How Can We Know What is True?

How Can We Know What is True?

by Susan Rosenthal

Consider the challenge of three blind men who encounter an elephant. One man swings the elephant’s trunk and proclaims that the creature must be some kind of snake. Another man pats the elephant’s ear and insists that the creature is wide and flat, not at all like a snake. A third man feels his way around the elephant’s leg and announces that the other two are deluded; the creature is obviously a tree.

The point of the story is that no one can understand the world in isolation. Each of us can know only a fragment of life. We can be like the three blind men and argue over who has the right interpretation, or we can pool our experiences to create a clearer picture.

Capitalism prevents such collective problem-solving. To stay in power, the ruling class must keep the rest of us divided and unsure of what we know.

The first cut is the deepest – the horizontal class divide between the few who rule and the many who labor to serve them. Hundreds of vertical cuts slice humanity into nations that compete economically and militarily. Within each nation, the class-divided population is also chopped vertically into multiple segments based on race, sex, age, language, religion, national origin, sexual orientation, politics, geographic location, abilities – virtually any characteristic you can think of. A range of ideologies re-enforce these divisions: racism, nationalism, sexism, homophobia, etc.

These divisions violate human nature. The human brain evolved to function in connection with other brains. The infant mind depends on the adult mind to teach it how to manage thoughts, feelings and behaviours. Cooperation has always been the key to human survival and development, with each generation passing its experience to the next. By blocking cooperation, capitalism keeps us less-than-human and endangers our survival.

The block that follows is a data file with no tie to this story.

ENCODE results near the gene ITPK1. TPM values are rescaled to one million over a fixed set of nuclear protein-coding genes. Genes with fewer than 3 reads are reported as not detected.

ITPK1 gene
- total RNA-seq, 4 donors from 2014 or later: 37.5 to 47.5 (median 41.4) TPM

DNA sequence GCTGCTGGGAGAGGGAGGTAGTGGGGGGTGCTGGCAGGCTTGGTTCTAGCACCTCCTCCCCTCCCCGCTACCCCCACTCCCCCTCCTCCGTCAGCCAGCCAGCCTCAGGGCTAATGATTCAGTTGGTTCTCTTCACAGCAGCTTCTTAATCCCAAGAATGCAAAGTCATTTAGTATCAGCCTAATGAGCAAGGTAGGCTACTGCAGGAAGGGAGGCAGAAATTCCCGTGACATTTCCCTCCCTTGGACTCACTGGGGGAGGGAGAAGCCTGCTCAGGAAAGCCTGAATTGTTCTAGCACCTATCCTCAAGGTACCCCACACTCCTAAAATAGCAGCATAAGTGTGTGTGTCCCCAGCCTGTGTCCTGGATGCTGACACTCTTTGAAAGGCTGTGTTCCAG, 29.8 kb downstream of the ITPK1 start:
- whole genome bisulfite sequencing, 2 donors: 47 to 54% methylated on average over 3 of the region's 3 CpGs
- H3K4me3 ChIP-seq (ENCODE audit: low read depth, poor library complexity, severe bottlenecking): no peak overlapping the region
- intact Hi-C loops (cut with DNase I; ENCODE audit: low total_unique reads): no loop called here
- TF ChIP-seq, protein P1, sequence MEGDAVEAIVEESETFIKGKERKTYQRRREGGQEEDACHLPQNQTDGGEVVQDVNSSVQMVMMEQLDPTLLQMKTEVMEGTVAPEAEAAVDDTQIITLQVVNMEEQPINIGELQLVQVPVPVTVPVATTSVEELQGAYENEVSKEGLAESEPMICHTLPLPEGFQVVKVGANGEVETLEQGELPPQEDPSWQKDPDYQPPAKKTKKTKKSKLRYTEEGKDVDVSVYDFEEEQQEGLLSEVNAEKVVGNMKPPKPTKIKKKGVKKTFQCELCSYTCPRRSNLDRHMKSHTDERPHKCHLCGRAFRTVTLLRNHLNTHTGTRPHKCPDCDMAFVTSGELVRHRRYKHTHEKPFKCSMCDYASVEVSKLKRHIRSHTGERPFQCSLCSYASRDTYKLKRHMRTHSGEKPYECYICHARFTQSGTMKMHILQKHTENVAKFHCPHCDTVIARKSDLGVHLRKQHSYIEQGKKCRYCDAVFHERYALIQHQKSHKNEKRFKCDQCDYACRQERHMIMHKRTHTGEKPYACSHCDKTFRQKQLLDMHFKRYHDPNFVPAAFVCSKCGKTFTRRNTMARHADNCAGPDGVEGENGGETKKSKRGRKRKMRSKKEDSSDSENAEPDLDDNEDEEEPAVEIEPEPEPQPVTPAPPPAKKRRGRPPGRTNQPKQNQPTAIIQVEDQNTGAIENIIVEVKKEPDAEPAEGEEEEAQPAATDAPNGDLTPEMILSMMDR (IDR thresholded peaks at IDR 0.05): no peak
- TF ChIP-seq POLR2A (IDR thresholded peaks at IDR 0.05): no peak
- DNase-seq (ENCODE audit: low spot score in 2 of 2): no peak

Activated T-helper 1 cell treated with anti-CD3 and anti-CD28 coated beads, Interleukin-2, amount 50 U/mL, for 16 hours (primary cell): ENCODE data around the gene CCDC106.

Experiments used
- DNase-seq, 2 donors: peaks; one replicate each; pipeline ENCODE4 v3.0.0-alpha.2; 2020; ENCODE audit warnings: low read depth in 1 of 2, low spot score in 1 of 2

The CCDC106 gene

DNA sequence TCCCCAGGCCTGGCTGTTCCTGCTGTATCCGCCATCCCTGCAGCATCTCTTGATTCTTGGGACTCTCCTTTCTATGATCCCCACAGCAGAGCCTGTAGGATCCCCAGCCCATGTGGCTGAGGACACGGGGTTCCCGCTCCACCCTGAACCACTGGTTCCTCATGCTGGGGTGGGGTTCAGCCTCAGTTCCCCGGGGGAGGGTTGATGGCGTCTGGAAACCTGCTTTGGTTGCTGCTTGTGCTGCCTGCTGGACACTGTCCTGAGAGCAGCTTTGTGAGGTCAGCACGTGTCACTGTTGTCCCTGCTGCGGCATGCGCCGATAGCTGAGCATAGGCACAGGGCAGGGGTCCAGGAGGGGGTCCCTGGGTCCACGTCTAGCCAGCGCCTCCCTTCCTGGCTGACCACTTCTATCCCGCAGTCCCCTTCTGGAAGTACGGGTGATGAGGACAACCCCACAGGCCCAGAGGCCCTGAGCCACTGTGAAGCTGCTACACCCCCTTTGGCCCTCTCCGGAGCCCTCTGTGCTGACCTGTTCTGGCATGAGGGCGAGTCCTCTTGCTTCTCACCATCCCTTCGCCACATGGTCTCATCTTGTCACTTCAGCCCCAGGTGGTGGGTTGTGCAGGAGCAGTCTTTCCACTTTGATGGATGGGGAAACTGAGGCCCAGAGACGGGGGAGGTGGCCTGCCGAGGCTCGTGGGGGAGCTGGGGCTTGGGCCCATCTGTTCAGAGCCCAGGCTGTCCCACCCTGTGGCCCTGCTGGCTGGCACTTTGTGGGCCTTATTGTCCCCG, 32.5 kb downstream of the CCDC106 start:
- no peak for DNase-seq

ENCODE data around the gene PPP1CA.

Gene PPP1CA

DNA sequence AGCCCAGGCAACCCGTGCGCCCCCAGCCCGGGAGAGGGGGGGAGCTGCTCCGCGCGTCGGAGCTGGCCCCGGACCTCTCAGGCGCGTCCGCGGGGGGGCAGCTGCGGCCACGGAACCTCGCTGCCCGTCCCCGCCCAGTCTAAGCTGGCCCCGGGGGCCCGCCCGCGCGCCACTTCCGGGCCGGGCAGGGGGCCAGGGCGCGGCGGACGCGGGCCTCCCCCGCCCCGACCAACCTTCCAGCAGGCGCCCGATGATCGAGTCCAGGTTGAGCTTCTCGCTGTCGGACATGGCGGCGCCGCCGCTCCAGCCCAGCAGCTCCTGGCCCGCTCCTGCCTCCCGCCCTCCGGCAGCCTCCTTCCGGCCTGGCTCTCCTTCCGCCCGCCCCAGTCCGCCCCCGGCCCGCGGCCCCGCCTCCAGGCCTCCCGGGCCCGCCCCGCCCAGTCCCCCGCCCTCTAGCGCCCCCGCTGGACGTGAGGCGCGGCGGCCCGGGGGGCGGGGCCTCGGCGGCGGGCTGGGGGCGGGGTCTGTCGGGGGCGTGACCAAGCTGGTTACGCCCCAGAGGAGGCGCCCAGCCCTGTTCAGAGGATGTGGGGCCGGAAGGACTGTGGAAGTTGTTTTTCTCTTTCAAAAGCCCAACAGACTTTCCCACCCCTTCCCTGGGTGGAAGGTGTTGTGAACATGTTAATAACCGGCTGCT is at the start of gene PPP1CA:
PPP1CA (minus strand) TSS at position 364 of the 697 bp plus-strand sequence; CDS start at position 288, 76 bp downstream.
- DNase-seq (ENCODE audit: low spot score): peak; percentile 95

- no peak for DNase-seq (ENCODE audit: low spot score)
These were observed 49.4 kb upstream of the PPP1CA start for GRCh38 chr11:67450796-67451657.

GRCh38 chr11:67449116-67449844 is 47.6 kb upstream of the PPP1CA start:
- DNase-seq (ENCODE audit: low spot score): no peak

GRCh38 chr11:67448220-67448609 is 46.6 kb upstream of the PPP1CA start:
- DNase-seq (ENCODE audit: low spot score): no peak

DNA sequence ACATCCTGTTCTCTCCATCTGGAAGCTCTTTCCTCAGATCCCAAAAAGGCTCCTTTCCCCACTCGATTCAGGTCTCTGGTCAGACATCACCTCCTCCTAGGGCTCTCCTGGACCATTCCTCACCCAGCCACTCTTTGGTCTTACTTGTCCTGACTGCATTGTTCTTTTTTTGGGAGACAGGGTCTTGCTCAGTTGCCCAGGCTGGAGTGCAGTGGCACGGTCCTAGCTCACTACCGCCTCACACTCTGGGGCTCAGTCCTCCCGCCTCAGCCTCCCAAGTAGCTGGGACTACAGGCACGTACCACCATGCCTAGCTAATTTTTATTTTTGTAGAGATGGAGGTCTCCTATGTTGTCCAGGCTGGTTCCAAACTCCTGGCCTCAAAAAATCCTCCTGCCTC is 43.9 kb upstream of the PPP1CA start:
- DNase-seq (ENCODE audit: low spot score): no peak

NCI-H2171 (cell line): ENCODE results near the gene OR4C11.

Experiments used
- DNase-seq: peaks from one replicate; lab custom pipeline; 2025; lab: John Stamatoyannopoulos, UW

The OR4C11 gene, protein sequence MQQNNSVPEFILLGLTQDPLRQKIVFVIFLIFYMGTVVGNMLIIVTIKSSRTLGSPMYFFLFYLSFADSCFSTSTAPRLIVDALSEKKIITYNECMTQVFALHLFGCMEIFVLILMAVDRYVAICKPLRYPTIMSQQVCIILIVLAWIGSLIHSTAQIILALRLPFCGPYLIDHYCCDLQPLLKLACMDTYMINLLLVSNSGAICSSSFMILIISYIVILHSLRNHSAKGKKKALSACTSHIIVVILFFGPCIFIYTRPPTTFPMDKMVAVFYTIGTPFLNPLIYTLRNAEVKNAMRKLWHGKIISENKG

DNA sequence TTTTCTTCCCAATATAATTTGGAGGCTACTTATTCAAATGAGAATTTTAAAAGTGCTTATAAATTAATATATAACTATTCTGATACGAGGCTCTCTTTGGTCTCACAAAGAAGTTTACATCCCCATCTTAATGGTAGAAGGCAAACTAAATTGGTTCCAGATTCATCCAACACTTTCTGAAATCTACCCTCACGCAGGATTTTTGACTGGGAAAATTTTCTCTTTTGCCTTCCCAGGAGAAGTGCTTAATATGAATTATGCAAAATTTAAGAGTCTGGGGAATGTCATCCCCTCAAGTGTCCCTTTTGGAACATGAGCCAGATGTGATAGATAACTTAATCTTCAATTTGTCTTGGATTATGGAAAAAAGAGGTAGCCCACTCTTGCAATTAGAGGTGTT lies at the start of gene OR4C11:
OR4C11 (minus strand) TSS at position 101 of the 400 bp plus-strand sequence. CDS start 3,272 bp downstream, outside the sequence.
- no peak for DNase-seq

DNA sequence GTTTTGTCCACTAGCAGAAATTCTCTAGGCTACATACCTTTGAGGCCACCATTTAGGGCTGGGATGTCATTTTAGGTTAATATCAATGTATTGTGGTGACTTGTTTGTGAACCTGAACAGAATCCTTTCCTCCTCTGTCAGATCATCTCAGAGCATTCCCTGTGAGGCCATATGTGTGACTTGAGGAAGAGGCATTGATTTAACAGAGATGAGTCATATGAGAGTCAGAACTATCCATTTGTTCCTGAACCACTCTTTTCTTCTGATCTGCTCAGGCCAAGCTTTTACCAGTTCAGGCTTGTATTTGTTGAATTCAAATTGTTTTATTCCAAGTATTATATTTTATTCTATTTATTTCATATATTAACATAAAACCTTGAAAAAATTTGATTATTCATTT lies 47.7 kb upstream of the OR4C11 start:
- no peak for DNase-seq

While we all live alienated, fragmented lives, some people’s jobs provide close contact with the experiences of others, enabling them to develop a broader perspective. Health workers, in particular, gain intimate access to human suffering.

As a psychotherapist, I have spent over 30,000 hours listening to thousands of people tell me what they think and feel, behind their every-day masks. More than that, we have struggled to uncover the meaning of their experience.

This collective experience has taught me to distinguish what is unique and personal from what is universal and social. My patients benefit from this understanding, because they mistakenly believe that their problems are unique and their own fault. They are neither.

I have learned that most people are in the same boat. They want and need the same things and are being held back by the same social forces. Only a tiny minority benefit from the way things are. The vast majority do not benefit; they suffer.

By emphasizing what we have in common, we can not only gain a better understanding of the world, we can discover our power to change it – together.

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